Carbohydrate in the heart regulates blood pressure

A particular type of carbohydrate plays an important role in regulating the blood pressure in the human body, according to new research in rats.

The researchers believe that the finding may have the potential to improve medications for high blood pressure.

Both hypertension and hypotension can have adverse health consequences and lead to cardiovascular diseases and syncope, respectively.

“It may be a really good bet for a modern way to treat hypertension without side effects…”

In the study, the researchers found a particular form of carbohydrate or sugar on a peptide hormone in humans. In addition, in tests with rats the research team found that the peptide hormone with that particular form of sugar affects the regulation of the blood pressure. They hope that in the long term, their results can be used to develop better medications for hypertension.

“It may be a really good bet for a modern way to treat hypertension without side effects, such as syncope. It has long been known that this peptide hormone is extremely important for the blood pressure, but so far it has not been possible to use it in the treatment,” says Jens Peter Gøtze, a professor in the clinical biochemistry at Rigshospitalet.

The cells of the body use sugar to decorate proteins—a process also called glycosylation—in order to control the function and stability of the proteins. In the study, the researchers show how a particular type of sugar attach to a peptide hormone called atrial natriuretic peptide (ANP). The heart secretes this peptide hormone, which is important for regulation of the blood pressure and the fluid balance in the body.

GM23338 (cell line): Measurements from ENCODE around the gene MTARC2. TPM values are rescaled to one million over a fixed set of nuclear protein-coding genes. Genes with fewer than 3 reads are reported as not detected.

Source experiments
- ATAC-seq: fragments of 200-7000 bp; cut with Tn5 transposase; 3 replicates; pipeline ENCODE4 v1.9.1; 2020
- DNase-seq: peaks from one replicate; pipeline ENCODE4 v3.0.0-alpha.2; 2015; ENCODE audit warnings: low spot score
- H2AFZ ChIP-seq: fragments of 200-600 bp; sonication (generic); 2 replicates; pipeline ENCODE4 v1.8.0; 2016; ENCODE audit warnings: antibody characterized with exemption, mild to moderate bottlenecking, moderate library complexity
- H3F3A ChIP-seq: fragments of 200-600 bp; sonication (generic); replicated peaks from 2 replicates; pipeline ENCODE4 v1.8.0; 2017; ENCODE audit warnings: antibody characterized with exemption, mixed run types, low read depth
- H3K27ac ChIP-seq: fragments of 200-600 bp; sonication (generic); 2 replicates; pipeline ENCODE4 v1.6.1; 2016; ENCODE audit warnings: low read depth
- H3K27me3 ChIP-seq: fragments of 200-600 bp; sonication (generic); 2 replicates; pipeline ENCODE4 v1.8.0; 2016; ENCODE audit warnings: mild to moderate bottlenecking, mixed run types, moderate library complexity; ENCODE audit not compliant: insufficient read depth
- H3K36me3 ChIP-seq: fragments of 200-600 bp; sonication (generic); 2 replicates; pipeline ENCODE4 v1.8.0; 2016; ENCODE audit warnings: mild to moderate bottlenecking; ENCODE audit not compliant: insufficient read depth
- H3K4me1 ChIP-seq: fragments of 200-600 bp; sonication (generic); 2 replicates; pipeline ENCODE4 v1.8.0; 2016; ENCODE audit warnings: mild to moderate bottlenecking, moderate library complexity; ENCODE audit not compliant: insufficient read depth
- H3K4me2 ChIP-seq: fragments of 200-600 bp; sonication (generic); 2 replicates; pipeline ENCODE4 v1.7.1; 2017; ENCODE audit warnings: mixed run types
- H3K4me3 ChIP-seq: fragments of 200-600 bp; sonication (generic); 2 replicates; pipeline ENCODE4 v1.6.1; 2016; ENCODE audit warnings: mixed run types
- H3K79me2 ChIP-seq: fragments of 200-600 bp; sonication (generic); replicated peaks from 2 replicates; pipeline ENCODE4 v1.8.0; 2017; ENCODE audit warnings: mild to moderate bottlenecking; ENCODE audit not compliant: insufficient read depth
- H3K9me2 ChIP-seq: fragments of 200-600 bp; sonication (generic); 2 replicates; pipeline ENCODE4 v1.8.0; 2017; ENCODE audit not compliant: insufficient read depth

“We can see that when that particular sugar is located on the peptide hormone, it regulates the fluid balance and blood pressure differently than if the sugar is not located there. In our animal models, we could see that the peptide hormone with and without sugar behaves differently. It gives us an insight into a new mechanism for regulation of these important physiological processes in the body,” says Katrine Schjoldager, an assistant professor at the Copenhagen Center for Glycomics at the University of Copenhagen.

The next step for the researchers will now be in-depth studies of the function of that particular sugar and studies as to how the heart regulates the attachment of the sugar. At the same time, the researchers wish to investigate the function in humans to find out whether the phenomenon is more prevalent in some patient groups than in others, such as patients with heart failure.

The new research appears in the Journal of Biological Chemistry.

Support for the study came from the Novo Nordisk Foundation, the Lundbeck Foundation, Rigshospitalet’s Research Strategic Council, the Independent Research Fund Denmark, the Danish National Research Foundation, and the Danish Biotechnology Center for Cellular Communication.

The University of Copenhagen has—together with Rigshospitalet—submitted a patent application based on the new study. Together with four colleagues, study coauthors Schjoldager, Lasse Holst Hansen, and Gøtze are co-inventors in the application.

Source: University of Copenhagen